77 Ibid, see http://www.lni.wa.gov/ClaimsIns/Claims/FindaDoc/FadMexico.pdf, http://www.lni.wa.gov/ClaimsIns/Claims/FindaDoc/FadCanada.pdf, http://www.lni.wa.gov/ClaimsIns/Claims/FindaDoc/FadOtherCountries.pdf

78 Herrick, 23.

79 Longe, 21.

80 Herrick, 23.

81 Longe, 21.

82 Herrick, 23.

83 Longe, 21.

84 Ibid, 21.

85 Herrick, 24.

86 Longe, 22.

87 Herrick, 24.

88 Longe, 21.

89 Herrick, 24.

90 Longe, 22.

Privacy Enforcement In The Healthcare Arena​

The Exposure
Organizations that deal with private health information (PHI) should know how to properly handle such data in absence of a breach as well as how to respond after a breach occurs. According to the 2011 Computer Security Institute Crime and Security Survey, 97% of organizations report using anti-virus software, 95% use firewalls, 85% use anti-spyware software, 66% use data encryption and 62% use intrusion detection systems.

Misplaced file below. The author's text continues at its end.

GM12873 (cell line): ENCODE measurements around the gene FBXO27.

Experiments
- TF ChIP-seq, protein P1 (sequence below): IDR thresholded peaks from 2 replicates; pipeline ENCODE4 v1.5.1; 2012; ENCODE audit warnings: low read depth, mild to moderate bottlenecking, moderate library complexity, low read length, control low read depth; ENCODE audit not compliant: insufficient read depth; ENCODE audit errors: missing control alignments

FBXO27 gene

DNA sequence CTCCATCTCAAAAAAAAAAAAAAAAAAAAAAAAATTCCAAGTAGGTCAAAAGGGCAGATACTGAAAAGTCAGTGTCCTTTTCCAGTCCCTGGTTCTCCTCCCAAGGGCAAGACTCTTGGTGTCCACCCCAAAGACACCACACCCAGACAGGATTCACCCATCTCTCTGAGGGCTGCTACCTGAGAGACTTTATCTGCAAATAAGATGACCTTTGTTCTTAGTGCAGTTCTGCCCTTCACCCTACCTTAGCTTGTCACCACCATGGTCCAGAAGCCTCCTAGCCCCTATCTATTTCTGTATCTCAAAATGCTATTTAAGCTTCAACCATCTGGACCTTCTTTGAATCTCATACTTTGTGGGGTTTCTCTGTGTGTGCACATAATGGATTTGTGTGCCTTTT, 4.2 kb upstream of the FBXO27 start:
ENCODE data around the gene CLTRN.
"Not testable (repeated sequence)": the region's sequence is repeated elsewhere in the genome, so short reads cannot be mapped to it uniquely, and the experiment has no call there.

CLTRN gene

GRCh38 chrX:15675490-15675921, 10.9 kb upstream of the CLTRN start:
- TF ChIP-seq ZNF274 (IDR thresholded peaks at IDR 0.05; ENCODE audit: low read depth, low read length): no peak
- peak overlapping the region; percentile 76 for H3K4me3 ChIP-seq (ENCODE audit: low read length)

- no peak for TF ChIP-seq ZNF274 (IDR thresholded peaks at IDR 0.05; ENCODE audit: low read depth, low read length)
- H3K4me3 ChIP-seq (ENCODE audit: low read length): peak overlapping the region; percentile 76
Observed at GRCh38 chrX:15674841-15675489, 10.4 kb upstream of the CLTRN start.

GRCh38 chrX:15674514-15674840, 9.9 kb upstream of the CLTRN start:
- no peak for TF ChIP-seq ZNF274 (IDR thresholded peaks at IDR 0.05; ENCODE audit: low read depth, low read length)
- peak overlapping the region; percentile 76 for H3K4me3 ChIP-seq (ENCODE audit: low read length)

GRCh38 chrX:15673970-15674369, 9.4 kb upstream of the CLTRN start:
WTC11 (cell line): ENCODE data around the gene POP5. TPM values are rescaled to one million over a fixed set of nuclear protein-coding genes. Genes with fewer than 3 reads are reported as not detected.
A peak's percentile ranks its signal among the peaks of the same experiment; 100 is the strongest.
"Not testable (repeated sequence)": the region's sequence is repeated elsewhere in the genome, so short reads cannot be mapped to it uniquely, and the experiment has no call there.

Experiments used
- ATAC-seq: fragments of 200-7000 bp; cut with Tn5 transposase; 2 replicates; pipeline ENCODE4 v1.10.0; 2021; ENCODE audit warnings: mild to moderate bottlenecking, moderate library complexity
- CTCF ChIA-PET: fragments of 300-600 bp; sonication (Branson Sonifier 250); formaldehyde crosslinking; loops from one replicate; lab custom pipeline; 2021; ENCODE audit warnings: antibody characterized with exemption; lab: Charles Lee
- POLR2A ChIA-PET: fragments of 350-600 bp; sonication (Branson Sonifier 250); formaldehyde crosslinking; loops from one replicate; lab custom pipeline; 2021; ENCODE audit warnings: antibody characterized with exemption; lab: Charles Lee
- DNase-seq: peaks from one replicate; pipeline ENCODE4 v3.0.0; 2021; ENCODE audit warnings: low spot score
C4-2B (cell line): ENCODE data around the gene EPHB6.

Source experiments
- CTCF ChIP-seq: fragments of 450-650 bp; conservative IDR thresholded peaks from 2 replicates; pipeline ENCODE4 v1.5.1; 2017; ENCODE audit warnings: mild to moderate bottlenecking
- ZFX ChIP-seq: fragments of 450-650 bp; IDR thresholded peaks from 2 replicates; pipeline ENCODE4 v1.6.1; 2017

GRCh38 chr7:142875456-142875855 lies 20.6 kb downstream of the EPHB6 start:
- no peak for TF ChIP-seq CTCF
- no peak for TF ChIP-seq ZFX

The Open Security Foundation’s website, www.datalossdb.org, shows that despite taking meaningful steps to prevent security breaches, healthcare organizations accounted for 18% of the 1,032 data breaches reported in 2011 and 15% of all time. Further, according to the Ponemon Institute’s 2011 Cost of Breach Study, the per capita costs of a breach for healthcare organizations average around $240 per record. When compared to retail, which averages $174 per record, education which averages $142 per record, and an average of $194 per record for all industries, healthcare organizations clearly have cause to be concerned about breach response expenses.